Parents are scrambling to find baby formula as stores struggle to keep it in stock.
Certain brands of baby formula are becoming harder to find in some parts of the country.
The powdered formula is the one that has become difficult to find.
Retail research firm IRI tells CBS News the shortage has worsened in the past three or four weeks.
In-stock rates for baby formula at some retailers have dipped as low as 75%.
Before the pandemic, the average in-stock rate for formula was 95%, IRI said.
The Infant Nutrition Council of America has acknowledged that there has been an increase in demand for formula, as well as limits on purchase in some areas.
The council encourages parents to keep a 10 to 14-day supply of infant formula and avoid unnecessary stockpiling so that there is formula available for other families.
Stores like Walgreens, Amazon, CVS and Target have said they are working with suppliers to keep up with demand.
One formula maker, Enfamil, has said that baby formula sales are up 18%, which is more than double what birth rates predicted.
Enfamil said it is ramping up production and shipping 50% more product.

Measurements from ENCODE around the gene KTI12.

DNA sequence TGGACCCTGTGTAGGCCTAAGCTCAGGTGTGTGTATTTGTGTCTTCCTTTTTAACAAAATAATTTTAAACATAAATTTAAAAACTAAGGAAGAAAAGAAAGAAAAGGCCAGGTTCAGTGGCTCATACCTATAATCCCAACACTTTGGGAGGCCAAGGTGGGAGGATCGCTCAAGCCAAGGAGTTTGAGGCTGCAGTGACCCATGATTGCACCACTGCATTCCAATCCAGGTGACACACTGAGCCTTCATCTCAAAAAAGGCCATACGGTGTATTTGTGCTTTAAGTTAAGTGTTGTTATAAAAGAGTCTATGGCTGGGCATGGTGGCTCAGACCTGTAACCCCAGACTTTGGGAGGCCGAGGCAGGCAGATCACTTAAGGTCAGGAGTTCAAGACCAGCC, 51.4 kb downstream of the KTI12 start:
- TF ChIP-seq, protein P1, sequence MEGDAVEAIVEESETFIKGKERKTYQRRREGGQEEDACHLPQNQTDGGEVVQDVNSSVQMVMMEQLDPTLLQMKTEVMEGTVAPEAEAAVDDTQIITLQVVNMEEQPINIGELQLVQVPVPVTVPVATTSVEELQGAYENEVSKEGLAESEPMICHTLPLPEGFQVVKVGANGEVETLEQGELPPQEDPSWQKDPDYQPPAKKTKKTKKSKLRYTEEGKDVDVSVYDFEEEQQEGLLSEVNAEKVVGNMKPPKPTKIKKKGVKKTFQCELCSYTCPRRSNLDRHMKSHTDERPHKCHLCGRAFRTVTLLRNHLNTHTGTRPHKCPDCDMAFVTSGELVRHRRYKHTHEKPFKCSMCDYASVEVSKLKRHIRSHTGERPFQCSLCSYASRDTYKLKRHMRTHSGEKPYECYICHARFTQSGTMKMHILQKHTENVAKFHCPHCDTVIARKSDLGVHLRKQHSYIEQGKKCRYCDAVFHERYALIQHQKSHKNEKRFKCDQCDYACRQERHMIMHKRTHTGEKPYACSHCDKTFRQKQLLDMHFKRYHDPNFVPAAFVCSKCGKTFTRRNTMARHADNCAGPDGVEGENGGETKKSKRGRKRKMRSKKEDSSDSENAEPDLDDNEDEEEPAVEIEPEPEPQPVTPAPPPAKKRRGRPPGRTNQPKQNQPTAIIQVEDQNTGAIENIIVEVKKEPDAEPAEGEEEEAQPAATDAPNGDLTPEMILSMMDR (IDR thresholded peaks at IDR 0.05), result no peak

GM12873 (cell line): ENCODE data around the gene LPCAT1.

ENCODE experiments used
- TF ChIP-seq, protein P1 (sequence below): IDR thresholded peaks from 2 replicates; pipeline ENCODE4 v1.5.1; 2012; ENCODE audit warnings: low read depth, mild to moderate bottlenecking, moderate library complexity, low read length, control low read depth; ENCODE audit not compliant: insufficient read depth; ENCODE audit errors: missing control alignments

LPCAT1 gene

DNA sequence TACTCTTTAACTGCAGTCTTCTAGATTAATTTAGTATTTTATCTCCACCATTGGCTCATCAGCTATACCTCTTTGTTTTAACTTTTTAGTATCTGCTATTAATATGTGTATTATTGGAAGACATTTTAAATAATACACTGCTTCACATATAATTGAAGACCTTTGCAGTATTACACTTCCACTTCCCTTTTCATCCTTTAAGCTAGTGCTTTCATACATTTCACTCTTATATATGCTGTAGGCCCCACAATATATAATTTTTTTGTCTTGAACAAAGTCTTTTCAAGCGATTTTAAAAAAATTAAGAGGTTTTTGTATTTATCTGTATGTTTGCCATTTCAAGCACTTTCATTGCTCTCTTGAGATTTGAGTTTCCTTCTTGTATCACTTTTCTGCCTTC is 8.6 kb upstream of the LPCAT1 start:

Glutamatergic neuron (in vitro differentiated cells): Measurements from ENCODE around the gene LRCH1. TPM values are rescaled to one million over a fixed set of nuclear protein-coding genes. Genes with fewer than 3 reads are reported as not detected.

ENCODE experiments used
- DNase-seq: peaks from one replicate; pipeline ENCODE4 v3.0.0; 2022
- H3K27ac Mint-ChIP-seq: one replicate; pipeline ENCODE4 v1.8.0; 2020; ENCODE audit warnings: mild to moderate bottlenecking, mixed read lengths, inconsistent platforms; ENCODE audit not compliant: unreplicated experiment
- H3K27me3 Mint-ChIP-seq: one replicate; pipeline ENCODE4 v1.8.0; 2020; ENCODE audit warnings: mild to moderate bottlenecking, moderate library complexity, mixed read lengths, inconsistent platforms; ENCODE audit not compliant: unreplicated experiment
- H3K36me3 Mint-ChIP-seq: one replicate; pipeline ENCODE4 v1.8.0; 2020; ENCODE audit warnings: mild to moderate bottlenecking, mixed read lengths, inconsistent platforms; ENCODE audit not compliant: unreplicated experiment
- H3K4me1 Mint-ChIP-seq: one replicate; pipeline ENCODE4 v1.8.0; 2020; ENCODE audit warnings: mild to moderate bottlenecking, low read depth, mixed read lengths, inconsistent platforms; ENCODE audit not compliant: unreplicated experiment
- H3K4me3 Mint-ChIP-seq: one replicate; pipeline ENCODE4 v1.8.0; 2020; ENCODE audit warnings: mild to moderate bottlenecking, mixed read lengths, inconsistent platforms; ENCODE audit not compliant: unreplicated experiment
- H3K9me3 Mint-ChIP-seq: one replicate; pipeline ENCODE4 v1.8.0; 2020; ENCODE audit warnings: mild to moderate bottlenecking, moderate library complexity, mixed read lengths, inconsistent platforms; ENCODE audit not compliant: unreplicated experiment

The Infant Nutrition Council says, in emergency situations, food pantries, churches, shelters and hospitals may be able to provide small amounts of baby formula.
Parents can also reach out to Feeding America or dial 2-1-1 to find additional resources.
Kenzie Clifford, a dietitian at Riley Children's Hospital told WRTV in Indianapolis that parents can reach out to the formula manufacturers themselves, as they may be able to send out samples or even cases.
Parents may also want to consider switching to a different brand.
Experts suggest making the switch slowly.
“if your child is on an infant term formula, they can probably tolerate any standard term infant formula," Clifford said.
When making the switch, parents should watch out for a change in feeding patterns, increased spit-up, drastic changes in stool, and how much formula they are consuming.
If parents do notice any changes, they should reach out to their pediatrician.
Experts also warn to not feed children expired formula.